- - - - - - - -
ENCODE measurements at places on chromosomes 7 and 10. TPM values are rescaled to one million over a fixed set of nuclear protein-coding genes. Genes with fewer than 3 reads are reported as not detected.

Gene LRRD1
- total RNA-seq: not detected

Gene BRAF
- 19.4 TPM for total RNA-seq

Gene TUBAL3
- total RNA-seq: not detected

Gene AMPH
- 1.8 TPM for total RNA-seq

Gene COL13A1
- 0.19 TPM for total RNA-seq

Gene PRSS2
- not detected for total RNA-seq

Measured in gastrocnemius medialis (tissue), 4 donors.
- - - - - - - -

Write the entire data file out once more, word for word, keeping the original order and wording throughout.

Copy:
ENCODE measurements at places on chromosomes 7 and 10. TPM values are rescaled to one million over a fixed set of nuclear protein-coding genes. Genes with fewer than 3 reads are reported as not detected.

Gene LRRD1
- total RNA-seq: not detected

Gene BRAF
- 19.4 TPM for total RNA-seq

Gene TUBAL3
- total RNA-seq: not detected

Gene AMPH
- 1.8 TPM for total RNA-seq

Gene COL13A1
- 0.19 TPM for total RNA-seq

Gene PRSS2
- not detected for total RNA-seq

Measured in gastrocnemius medialis (tissue), 4 donors.